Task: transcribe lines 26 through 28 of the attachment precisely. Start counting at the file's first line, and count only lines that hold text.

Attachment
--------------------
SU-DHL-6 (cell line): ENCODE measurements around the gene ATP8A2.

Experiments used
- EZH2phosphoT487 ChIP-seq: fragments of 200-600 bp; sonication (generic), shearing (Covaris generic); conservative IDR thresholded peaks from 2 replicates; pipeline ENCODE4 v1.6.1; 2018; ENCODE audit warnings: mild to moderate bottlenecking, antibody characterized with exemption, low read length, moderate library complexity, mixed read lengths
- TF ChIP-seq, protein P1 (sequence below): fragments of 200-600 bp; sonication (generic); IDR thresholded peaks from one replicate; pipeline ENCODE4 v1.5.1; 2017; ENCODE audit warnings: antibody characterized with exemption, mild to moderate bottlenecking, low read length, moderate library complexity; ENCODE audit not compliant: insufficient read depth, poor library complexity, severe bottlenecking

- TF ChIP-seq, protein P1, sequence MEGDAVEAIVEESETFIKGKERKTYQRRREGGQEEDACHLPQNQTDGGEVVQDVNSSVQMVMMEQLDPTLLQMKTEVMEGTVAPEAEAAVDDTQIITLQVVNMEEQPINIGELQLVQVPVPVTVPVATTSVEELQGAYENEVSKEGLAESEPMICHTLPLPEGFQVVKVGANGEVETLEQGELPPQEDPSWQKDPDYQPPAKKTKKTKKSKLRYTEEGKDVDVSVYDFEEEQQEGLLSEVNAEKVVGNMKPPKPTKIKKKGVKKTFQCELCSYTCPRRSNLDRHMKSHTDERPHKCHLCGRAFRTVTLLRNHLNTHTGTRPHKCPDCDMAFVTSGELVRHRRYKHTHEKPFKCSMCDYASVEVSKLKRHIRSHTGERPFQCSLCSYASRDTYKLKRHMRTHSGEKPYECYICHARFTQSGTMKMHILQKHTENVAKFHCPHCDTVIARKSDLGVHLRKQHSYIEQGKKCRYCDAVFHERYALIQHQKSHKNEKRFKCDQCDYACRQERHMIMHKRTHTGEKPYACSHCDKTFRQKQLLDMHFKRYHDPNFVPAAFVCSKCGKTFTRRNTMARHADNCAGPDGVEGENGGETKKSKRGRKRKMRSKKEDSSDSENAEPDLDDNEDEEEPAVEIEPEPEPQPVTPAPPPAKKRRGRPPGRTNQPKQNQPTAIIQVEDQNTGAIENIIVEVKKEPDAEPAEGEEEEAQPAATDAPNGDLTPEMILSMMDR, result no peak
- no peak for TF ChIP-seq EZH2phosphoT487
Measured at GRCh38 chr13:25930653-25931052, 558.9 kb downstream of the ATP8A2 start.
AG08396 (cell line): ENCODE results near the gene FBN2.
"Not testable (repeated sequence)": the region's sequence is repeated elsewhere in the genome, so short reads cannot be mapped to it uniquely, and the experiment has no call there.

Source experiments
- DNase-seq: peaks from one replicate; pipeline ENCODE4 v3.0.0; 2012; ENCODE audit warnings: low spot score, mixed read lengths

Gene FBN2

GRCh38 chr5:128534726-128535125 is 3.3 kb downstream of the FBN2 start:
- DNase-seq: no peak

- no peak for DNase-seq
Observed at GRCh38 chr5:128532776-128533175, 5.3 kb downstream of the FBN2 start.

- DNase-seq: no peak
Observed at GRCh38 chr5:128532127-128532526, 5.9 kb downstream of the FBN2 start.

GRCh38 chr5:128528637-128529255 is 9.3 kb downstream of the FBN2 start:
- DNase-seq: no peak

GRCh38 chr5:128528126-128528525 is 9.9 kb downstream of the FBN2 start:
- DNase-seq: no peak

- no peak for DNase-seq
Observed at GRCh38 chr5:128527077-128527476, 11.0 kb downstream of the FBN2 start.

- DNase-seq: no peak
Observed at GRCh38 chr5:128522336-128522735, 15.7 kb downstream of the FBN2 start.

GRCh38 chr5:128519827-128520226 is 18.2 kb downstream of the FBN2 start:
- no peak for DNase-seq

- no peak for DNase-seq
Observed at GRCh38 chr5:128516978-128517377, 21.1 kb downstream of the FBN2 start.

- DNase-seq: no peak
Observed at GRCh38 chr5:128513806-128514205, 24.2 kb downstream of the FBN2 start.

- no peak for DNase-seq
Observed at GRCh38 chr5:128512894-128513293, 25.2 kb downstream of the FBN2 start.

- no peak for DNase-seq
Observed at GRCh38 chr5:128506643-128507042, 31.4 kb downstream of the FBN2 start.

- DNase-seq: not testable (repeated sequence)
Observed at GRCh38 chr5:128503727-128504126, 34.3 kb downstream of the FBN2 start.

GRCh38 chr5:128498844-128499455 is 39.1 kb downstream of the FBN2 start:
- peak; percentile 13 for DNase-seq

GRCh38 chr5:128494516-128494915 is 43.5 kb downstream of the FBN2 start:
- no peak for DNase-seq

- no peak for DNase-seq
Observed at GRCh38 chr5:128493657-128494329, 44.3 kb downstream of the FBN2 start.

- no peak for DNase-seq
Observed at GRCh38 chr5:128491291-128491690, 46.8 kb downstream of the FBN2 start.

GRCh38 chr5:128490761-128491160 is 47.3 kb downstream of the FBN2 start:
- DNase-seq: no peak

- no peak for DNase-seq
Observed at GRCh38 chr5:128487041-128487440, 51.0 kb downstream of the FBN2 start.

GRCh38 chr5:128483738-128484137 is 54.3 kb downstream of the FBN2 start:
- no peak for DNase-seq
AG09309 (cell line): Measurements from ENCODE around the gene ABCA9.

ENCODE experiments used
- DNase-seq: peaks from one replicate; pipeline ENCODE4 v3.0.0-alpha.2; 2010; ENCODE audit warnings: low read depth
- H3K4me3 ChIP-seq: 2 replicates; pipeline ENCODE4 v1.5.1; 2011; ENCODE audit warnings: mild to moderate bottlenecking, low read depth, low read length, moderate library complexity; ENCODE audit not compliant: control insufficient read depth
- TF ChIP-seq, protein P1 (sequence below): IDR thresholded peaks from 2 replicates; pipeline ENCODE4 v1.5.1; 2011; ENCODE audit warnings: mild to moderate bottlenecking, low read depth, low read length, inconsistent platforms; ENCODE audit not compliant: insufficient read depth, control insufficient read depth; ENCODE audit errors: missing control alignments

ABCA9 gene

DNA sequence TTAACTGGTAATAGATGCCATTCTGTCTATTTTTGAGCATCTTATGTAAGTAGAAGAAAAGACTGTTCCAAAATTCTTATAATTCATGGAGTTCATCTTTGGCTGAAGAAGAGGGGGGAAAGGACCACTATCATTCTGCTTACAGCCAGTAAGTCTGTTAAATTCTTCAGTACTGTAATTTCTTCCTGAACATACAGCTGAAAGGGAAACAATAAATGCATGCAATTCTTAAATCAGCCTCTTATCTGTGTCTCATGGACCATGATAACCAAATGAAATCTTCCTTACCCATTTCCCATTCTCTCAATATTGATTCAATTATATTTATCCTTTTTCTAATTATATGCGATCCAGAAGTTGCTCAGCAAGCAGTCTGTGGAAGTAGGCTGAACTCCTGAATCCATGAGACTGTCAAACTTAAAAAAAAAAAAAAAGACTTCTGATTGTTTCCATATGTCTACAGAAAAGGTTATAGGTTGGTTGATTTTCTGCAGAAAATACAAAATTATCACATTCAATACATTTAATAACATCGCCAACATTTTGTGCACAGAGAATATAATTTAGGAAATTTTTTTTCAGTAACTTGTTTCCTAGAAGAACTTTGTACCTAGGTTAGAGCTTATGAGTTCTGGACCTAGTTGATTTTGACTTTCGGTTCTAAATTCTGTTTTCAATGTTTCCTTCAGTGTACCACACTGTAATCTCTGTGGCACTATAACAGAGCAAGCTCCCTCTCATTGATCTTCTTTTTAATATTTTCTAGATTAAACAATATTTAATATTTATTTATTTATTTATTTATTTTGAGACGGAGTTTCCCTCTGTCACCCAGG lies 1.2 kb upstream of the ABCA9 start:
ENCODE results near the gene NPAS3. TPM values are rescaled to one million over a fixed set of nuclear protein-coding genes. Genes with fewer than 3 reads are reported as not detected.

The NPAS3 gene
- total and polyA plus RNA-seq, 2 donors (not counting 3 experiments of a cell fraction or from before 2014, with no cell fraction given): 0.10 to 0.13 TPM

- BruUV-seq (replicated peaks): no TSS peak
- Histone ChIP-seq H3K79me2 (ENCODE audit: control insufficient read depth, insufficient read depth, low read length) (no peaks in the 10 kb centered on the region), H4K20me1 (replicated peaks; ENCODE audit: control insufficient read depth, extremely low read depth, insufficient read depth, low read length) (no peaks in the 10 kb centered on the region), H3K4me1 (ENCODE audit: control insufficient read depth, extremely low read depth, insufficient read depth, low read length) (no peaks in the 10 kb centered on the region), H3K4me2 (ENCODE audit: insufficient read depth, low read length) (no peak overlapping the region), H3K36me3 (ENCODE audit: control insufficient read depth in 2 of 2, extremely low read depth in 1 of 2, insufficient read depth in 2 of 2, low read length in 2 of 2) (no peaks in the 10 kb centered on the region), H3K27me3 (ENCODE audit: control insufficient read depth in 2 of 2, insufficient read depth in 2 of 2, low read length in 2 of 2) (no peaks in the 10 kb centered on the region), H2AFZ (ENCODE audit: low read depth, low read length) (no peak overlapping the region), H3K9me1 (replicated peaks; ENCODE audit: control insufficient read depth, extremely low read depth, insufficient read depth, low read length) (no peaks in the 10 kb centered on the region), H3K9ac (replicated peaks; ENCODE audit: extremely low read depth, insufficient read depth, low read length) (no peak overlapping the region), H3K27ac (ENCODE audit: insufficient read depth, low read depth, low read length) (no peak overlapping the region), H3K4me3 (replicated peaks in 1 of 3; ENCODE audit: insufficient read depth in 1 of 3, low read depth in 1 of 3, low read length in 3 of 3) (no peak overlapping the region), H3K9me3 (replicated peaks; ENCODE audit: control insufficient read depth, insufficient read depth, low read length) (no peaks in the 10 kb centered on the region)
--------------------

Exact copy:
Observed at GRCh38 chr5:128522336-128522735, 15.7 kb downstream of the FBN2 start.

GRCh38 chr5:128519827-128520226 is 18.2 kb downstream of the FBN2 start:
- no peak for DNase-seq